By Sunita Lough, Commissioner, Tax Exempt/Government Entities Division
CL-22-13, September 8, 2022
Given how complex tax issues can be, an important element we always take into consideration at the IRS is looking to make things simpler whenever we can. We want to minimize burden for taxpayers and organizations wherever possible while still meeting the tax law requirements established by Congress.
In the IRS organization I lead, Tax-Exempt and Government Entities (TE/GE), we have a great example of this. We work to ensure that exempt organizations comply with the tax rules while also trying to minimize the burden on organizations to show they are in compliance. A great example of this balancing act is the Form 1023-EZ, which we launched in 2014 to help small charitable organizations seeking federal tax-exempt status. Let’s take A Closer Look at the past, present and future of the Form 1023-EZ and the continuing benefits it provides to those small organizations.
In Fiscal Year (FY) 2014, TE/GE’s Exempt Organizations (EO) Division had a backlog of over 75,000 open exemption applications, mostly Forms 1023, Application for Recognition of Exemption Under Section 501(c)(3), some of which had been waiting over a year for agent review. The backlog showed the need for a more effective process to work these applications.
We undertook an in-depth review of the application process to see how we could reduce burden on applicants and achieve business efficiencies. As a result, the team recommended the creation of Form 1023-EZ, Streamlined Application for Recognition of Exemption Under Section 501(c)(3). This new, shorter electronic application form, released for use on July 1, 2014, simplified the application process for smaller charities and enabled our employees to focus our resources on applications that are more complex.
Since its inception, the use of Form 1023-EZ has grown, accounting for more than 65% of the approximately 110,000 determination requests we received in FY 2021. Form 1023-EZ approvals in FY 2021 were mostly organizations categorized as human services; education; arts, culture and humanities; and recreation and sports. Those organizations that were approved after filing the “long” Form 1023 were largely organizations categorized as religion-related; human services; education; and philanthropy, volunteerism and grantmaking foundations.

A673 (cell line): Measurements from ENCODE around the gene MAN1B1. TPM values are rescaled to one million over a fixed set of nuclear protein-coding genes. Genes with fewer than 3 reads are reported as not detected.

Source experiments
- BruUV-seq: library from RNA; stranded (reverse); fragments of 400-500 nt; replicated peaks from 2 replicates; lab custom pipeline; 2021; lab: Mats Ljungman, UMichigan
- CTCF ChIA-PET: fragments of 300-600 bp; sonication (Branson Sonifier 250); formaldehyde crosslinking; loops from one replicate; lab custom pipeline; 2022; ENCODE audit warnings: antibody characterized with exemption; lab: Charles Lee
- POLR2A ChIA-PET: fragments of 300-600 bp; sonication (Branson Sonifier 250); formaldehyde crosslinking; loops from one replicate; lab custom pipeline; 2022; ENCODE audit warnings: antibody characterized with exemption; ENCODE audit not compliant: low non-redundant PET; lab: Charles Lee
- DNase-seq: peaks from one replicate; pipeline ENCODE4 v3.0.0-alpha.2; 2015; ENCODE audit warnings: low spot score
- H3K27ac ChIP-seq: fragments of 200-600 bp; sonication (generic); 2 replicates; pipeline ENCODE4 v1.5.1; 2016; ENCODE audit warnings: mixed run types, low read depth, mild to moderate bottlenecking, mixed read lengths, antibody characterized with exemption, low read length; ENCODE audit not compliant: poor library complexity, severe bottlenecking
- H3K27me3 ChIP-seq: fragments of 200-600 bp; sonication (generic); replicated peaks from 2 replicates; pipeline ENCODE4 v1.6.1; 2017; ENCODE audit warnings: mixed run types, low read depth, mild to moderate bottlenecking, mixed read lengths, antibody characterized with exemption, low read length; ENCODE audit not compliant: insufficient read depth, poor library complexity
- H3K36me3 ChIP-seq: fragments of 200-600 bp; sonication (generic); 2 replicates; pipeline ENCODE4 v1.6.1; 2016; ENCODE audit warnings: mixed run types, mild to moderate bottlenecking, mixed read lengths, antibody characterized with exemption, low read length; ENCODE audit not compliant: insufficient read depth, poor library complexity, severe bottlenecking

To be eligible to use Form 1023-EZ, organizations must have annual gross receipts of $50,000 or less and total assets of $250,000 or less. Because certain, more complex types of organizations aren’t eligible to use Form 1023-EZ, it’s important for charities to review the Form 1023-EZ instructions, which include a worksheet to help applicants confirm their eligibility. An eligible applicant completes and submits the two-page Form 1023-EZ electronically on Pay.gov.
When the IRS receives the Form 1023-EZ, our employees review it to determine whether the applicant has demonstrated they qualify for tax-exempt status. We send favorable determination letters to applicants that do qualify. When the information on the application indicates there may be complex issues or questions about qualification, we can refer questions or the entire case for additional development. We issue determination letters denying tax-exempt status if the application shows the applicant doesn’t qualify for exemption, and we return applications without a determination in other instances, such as if an applicant doesn’t respond to requests for additional information.
Benefits of a streamlined application
Form 1023-EZ has reduced the burden on the smallest organizations applying for tax-exempt status and increased the efficiency of the Exempt Organization division’s operations. Form 1023-EZ is a two-page form, much easier and quicker for an entity to complete than Form 1023, which is 14 pages long and has 11 additional pages of schedules that must be completed in certain cases. An applicant using the long form also must gather and submit attachments with their application, including copies of their organizational documents (such as articles of incorporation or a trust deed). Using Form 1023-EZ is also less costly for the applicant; the user fee for the Form 1023-EZ is currently $275 as compared to $600 for the Form 1023.